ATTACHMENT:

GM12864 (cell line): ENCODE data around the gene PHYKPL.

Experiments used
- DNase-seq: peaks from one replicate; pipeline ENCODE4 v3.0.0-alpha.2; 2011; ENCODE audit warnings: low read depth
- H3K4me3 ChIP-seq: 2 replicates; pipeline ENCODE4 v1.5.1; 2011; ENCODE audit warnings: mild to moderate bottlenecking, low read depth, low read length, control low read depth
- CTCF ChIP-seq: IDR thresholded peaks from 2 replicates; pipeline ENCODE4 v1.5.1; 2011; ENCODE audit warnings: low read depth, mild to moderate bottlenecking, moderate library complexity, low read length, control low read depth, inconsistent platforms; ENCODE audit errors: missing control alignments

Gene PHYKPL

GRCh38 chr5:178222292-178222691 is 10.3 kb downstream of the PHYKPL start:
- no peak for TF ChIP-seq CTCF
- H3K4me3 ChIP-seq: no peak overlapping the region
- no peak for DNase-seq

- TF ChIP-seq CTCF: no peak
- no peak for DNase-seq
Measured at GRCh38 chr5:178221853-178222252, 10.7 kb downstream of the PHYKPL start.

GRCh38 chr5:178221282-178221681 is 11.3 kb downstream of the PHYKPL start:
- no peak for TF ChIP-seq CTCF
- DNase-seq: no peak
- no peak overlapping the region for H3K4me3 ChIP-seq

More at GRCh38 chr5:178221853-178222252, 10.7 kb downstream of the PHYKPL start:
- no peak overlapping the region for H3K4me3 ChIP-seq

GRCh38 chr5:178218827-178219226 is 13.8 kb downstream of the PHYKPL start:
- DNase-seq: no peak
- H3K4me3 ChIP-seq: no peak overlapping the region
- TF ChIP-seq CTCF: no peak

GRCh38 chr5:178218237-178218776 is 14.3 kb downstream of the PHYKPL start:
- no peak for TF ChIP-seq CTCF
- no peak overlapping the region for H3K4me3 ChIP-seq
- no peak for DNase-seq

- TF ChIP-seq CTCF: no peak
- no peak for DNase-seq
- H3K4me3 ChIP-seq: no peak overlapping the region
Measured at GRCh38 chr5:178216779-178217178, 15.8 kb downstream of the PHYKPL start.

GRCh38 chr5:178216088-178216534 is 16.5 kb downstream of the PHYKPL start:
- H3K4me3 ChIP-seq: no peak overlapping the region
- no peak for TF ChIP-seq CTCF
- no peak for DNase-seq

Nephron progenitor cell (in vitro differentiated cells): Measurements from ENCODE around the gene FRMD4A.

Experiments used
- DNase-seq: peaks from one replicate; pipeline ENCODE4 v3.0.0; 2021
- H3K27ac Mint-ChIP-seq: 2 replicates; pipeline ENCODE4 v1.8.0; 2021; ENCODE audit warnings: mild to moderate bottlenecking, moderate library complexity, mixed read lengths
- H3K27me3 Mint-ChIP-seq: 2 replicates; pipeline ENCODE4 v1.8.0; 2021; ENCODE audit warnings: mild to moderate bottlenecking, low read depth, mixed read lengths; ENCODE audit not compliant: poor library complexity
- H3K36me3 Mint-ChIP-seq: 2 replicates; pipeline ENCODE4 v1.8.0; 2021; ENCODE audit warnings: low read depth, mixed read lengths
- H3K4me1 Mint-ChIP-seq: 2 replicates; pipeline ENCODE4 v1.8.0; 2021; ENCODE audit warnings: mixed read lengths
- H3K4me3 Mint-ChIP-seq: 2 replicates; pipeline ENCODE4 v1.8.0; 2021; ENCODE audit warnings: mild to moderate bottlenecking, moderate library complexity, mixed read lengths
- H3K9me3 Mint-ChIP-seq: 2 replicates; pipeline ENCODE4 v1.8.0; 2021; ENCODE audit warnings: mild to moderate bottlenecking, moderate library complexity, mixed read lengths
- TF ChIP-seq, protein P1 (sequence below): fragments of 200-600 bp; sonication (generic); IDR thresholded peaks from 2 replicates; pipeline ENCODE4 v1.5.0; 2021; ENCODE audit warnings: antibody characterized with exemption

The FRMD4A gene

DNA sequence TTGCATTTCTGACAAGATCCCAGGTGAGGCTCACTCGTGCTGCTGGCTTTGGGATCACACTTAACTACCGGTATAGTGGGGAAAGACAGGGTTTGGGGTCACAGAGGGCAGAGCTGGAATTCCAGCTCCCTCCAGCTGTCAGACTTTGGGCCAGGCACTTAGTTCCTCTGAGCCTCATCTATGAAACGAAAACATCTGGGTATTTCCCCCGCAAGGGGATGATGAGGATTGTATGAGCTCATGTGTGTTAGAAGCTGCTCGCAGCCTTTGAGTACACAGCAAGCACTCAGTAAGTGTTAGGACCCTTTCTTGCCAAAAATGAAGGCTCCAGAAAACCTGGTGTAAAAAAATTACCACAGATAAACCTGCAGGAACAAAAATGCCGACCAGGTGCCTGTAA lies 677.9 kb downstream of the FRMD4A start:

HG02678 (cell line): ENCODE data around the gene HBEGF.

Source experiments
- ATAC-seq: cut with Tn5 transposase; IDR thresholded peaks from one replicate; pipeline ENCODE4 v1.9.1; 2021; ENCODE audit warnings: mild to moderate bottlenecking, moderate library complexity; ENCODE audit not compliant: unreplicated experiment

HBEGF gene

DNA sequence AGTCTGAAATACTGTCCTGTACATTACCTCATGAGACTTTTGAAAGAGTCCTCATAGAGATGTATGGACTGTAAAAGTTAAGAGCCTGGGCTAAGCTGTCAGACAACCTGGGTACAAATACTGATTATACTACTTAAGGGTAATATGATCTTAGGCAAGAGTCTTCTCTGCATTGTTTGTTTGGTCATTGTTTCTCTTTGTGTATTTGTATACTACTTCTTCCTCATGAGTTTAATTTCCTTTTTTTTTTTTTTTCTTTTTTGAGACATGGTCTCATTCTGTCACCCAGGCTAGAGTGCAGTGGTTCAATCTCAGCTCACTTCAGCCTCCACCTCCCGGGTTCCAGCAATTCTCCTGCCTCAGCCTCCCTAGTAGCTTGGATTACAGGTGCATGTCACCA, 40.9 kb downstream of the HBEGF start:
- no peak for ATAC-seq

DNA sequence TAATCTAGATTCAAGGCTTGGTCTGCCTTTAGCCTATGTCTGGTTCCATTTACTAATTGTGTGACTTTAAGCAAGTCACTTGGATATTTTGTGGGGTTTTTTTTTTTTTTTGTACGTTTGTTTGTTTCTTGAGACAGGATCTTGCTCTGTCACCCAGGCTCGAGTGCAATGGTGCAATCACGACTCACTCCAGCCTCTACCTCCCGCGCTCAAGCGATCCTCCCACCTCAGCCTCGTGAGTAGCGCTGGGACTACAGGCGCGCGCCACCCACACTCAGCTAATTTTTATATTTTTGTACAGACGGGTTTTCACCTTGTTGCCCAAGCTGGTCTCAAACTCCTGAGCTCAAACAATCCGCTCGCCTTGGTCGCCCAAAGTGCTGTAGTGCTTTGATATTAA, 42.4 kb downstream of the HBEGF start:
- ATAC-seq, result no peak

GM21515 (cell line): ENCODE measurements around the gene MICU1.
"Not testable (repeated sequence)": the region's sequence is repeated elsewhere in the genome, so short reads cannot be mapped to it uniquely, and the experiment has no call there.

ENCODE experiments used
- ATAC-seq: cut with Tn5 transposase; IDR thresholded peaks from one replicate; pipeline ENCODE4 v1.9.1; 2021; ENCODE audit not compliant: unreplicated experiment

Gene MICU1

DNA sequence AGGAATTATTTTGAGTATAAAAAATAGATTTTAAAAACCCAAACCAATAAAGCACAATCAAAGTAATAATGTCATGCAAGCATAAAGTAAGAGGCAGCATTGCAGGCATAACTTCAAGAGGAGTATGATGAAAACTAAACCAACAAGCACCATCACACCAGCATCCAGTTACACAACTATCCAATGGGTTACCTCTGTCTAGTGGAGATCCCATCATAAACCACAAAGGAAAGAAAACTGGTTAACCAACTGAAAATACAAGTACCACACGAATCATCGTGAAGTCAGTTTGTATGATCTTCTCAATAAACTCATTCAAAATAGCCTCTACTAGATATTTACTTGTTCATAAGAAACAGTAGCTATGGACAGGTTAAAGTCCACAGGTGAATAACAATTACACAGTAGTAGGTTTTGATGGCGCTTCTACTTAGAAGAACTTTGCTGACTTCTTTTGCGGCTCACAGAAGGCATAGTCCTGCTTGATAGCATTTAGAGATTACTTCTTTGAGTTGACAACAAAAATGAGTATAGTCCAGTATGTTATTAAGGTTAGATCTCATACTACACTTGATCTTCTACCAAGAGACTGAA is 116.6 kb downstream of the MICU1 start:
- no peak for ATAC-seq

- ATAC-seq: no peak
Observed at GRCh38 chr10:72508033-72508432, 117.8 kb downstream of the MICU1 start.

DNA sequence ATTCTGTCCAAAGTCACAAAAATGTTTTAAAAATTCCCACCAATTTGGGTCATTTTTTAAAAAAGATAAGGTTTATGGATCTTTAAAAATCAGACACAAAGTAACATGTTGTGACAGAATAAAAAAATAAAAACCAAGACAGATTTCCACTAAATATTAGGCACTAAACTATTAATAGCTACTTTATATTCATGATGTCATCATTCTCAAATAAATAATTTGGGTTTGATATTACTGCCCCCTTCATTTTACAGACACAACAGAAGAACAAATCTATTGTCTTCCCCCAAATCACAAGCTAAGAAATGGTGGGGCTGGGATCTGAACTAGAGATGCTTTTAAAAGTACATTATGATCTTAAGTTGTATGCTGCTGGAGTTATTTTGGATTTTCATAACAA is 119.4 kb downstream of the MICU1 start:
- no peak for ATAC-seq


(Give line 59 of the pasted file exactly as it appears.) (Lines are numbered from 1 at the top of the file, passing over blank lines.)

- ATAC-seq: cut with Tn5 transposase; IDR thresholded peaks from one replicate; pipeline ENCODE4 v1.9.1; 2021; ENCODE audit not compliant: unreplicated experiment